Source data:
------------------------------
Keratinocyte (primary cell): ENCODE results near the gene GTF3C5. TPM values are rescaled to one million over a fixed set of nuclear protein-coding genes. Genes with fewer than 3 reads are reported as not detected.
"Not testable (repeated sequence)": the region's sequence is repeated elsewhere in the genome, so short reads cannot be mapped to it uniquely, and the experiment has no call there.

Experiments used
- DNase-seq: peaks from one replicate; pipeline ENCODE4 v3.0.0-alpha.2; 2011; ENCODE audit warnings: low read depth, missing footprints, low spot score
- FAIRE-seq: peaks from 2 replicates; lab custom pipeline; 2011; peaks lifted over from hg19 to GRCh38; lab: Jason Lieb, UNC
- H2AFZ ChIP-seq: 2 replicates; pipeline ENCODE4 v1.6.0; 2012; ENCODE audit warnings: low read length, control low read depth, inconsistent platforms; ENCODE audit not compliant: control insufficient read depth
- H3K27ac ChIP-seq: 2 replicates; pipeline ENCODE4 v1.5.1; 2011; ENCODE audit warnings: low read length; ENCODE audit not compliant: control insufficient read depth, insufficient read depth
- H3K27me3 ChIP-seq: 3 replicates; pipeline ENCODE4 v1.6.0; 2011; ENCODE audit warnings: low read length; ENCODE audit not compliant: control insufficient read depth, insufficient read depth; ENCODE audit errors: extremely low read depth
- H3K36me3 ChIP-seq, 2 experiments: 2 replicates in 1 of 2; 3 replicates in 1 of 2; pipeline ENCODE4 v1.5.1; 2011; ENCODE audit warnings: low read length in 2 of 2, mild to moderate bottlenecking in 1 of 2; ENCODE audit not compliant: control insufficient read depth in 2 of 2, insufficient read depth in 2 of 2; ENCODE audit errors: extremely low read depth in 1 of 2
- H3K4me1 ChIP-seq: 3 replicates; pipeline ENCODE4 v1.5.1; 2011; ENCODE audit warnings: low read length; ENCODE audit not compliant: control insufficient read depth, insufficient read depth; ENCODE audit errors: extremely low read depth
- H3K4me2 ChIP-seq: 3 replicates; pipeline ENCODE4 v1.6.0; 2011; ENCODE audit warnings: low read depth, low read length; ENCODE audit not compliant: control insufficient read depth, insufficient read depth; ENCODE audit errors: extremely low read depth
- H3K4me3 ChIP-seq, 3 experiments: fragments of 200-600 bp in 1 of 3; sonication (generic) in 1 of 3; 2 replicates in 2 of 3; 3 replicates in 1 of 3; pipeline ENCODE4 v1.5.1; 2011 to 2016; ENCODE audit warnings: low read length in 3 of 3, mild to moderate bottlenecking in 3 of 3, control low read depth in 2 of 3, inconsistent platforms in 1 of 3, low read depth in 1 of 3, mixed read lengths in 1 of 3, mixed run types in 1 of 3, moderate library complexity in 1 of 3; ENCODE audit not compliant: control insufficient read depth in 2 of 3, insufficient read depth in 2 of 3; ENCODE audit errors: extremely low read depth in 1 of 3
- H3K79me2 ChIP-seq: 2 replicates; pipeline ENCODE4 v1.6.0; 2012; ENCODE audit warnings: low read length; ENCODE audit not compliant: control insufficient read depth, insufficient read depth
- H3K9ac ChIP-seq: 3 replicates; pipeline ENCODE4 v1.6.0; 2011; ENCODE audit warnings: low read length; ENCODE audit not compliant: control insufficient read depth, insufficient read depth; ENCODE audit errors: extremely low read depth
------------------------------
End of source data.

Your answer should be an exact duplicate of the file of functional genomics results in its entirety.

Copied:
Keratinocyte (primary cell): ENCODE results near the gene GTF3C5. TPM values are rescaled to one million over a fixed set of nuclear protein-coding genes. Genes with fewer than 3 reads are reported as not detected.
"Not testable (repeated sequence)": the region's sequence is repeated elsewhere in the genome, so short reads cannot be mapped to it uniquely, and the experiment has no call there.

Experiments used
- DNase-seq: peaks from one replicate; pipeline ENCODE4 v3.0.0-alpha.2; 2011; ENCODE audit warnings: low read depth, missing footprints, low spot score
- FAIRE-seq: peaks from 2 replicates; lab custom pipeline; 2011; peaks lifted over from hg19 to GRCh38; lab: Jason Lieb, UNC
- H2AFZ ChIP-seq: 2 replicates; pipeline ENCODE4 v1.6.0; 2012; ENCODE audit warnings: low read length, control low read depth, inconsistent platforms; ENCODE audit not compliant: control insufficient read depth
- H3K27ac ChIP-seq: 2 replicates; pipeline ENCODE4 v1.5.1; 2011; ENCODE audit warnings: low read length; ENCODE audit not compliant: control insufficient read depth, insufficient read depth
- H3K27me3 ChIP-seq: 3 replicates; pipeline ENCODE4 v1.6.0; 2011; ENCODE audit warnings: low read length; ENCODE audit not compliant: control insufficient read depth, insufficient read depth; ENCODE audit errors: extremely low read depth
- H3K36me3 ChIP-seq, 2 experiments: 2 replicates in 1 of 2; 3 replicates in 1 of 2; pipeline ENCODE4 v1.5.1; 2011; ENCODE audit warnings: low read length in 2 of 2, mild to moderate bottlenecking in 1 of 2; ENCODE audit not compliant: control insufficient read depth in 2 of 2, insufficient read depth in 2 of 2; ENCODE audit errors: extremely low read depth in 1 of 2
- H3K4me1 ChIP-seq: 3 replicates; pipeline ENCODE4 v1.5.1; 2011; ENCODE audit warnings: low read length; ENCODE audit not compliant: control insufficient read depth, insufficient read depth; ENCODE audit errors: extremely low read depth
- H3K4me2 ChIP-seq: 3 replicates; pipeline ENCODE4 v1.6.0; 2011; ENCODE audit warnings: low read depth, low read length; ENCODE audit not compliant: control insufficient read depth, insufficient read depth; ENCODE audit errors: extremely low read depth
- H3K4me3 ChIP-seq, 3 experiments: fragments of 200-600 bp in 1 of 3; sonication (generic) in 1 of 3; 2 replicates in 2 of 3; 3 replicates in 1 of 3; pipeline ENCODE4 v1.5.1; 2011 to 2016; ENCODE audit warnings: low read length in 3 of 3, mild to moderate bottlenecking in 3 of 3, control low read depth in 2 of 3, inconsistent platforms in 1 of 3, low read depth in 1 of 3, mixed read lengths in 1 of 3, mixed run types in 1 of 3, moderate library complexity in 1 of 3; ENCODE audit not compliant: control insufficient read depth in 2 of 3, insufficient read depth in 2 of 3; ENCODE audit errors: extremely low read depth in 1 of 3
- H3K79me2 ChIP-seq: 2 replicates; pipeline ENCODE4 v1.6.0; 2012; ENCODE audit warnings: low read length; ENCODE audit not compliant: control insufficient read depth, insufficient read depth
- H3K9ac ChIP-seq: 3 replicates; pipeline ENCODE4 v1.6.0; 2011; ENCODE audit warnings: low read length; ENCODE audit not compliant: control insufficient read depth, insufficient read depth; ENCODE audit errors: extremely low read depth